Tibbetts, in Kennebunk, suggests a different approach. “If you have more than one account, require them all to be audited,” he said. “If you’re not auditing all the accounts, there’s the possibility of wrongdoing.”

Along with good financial practices, towns and cities need to look hard at who they’re hiring.

“It all starts there,” said Rick Dacri, an organizational development consultant from Kennebunkport, who advises municipalities on human resources issues. “You’ve got to hire the right person.”

That should include not only background checks – which are sometimes still neglected – but also a review of credit history and other public record data, he said. “There’s a whole series of check-offs that you need to have for anyone who is going to be touching dollars,” he said.


In his experience, Dacri said there are certain red flags for an employee who could be mishandling funds, and often it is “the person you’d never suspect.”

One flag is someone who never takes a vacation. What seems like a stellar work ethic might really be caused by an employee realizing that, if someone else took over temporarily, the new person could discover how funds are being misappropriated.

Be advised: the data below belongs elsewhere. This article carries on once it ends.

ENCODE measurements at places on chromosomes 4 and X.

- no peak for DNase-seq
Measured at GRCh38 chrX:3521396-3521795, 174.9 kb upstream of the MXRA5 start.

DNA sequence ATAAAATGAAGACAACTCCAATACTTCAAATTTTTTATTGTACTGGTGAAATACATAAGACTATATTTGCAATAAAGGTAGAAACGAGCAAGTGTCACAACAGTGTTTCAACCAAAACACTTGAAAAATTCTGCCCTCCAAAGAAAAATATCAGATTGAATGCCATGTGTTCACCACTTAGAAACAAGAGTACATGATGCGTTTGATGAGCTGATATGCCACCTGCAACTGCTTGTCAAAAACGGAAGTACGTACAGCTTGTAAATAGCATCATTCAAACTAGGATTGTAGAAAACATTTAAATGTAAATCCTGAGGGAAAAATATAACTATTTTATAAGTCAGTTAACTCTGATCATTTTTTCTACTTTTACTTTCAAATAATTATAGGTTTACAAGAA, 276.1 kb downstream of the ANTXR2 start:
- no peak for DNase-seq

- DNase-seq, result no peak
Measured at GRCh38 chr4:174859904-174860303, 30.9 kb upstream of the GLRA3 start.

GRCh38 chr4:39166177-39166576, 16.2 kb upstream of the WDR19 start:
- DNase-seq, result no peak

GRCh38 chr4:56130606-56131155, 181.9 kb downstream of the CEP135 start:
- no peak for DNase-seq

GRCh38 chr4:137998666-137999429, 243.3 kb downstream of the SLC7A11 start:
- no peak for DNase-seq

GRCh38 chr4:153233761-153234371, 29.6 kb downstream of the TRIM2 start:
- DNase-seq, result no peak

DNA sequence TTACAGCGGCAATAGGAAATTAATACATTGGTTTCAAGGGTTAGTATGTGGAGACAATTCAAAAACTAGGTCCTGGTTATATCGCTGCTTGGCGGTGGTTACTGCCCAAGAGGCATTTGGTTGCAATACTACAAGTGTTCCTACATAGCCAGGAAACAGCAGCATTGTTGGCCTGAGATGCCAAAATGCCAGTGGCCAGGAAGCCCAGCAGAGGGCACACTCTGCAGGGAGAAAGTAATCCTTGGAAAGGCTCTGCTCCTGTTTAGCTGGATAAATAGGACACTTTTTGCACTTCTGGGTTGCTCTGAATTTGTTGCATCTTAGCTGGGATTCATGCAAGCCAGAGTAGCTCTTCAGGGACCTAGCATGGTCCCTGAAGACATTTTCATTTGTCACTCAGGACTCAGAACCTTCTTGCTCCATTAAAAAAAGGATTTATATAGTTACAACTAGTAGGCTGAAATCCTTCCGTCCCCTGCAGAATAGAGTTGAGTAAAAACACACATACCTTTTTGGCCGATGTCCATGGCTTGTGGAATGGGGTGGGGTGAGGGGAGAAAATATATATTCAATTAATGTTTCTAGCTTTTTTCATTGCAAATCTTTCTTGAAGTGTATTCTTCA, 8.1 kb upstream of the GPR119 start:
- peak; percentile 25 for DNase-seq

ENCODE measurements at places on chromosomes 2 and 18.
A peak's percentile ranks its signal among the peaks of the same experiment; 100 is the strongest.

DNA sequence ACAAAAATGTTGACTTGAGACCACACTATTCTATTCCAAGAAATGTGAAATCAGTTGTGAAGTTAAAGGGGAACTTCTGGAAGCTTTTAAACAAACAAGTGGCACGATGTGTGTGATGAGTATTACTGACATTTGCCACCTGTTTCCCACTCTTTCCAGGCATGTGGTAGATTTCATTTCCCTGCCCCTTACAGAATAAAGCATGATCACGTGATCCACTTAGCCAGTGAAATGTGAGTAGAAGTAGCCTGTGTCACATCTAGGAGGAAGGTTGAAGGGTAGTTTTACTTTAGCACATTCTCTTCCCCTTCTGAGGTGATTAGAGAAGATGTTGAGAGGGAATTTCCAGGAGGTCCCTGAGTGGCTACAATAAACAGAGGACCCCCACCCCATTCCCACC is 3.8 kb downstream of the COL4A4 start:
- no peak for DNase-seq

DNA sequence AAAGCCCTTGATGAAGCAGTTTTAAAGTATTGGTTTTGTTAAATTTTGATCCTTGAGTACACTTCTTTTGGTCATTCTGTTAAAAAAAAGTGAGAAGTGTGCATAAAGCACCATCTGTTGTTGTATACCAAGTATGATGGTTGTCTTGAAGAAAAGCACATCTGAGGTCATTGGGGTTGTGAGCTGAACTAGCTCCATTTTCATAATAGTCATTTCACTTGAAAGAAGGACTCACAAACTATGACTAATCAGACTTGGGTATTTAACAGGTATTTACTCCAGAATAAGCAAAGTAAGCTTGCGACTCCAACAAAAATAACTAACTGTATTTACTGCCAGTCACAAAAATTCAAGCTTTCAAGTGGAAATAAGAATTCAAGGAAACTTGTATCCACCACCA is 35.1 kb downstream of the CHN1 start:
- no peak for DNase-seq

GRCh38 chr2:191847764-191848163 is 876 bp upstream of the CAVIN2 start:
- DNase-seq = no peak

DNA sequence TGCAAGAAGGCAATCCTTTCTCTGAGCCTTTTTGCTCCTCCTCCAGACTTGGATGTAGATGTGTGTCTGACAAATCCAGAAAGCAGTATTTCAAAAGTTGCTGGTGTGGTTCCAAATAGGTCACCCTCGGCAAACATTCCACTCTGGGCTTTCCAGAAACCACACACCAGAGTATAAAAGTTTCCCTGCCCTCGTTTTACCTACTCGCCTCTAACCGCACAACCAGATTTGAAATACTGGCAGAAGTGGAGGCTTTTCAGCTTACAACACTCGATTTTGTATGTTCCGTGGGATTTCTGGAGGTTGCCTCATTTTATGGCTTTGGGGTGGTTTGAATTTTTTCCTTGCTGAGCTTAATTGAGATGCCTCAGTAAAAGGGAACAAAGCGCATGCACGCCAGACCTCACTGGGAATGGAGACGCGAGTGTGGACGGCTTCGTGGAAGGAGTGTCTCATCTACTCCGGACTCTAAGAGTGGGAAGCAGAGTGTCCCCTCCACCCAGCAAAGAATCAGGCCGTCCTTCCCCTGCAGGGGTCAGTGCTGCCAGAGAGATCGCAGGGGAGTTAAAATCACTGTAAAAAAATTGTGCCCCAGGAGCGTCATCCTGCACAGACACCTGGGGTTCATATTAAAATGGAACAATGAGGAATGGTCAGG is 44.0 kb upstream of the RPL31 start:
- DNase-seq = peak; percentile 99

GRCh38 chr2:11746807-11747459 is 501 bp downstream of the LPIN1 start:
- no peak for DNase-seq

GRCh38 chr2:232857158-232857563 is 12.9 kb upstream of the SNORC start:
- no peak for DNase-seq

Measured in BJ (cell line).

The simplest and best check within an office is to make sure that more than one person is involved with overseeing all transactions, Dacri said. “You should never have only one person who both writes and sign checks,” he said. “You should always be looking to have multiple people involved.”

Municipal managers say they take the idea of financial stewardship seriously right from day one.

“I wasn’t quite sure what to expect, but I knew I needed to learn quickly,” said Mike Starn, who after a long career at MMA became a city manager for the first time, in Hallowell, last year. “It became clear very quickly how large a responsibility I had to make sure everything financial was done correctly.”

Starn said computers can play a big role in making sure administrators have a handle on day-to-day financial operations.

“There’s a wealth of information in these reports. You don’t have to do the reconciliation yourself. It’s just a lot easier to see what’s going on, and where that might be a problem,” he said. Software packages that can be used in any town’s computer system are readily available, he noted.

Towns sometimes receive outside help, too. A bank where Hallowell maintains its checking account has an officer who sometimes reviews deposits where questions have arisen. “I’m not sure it’s part of her job description, but it does help us,” Starn said.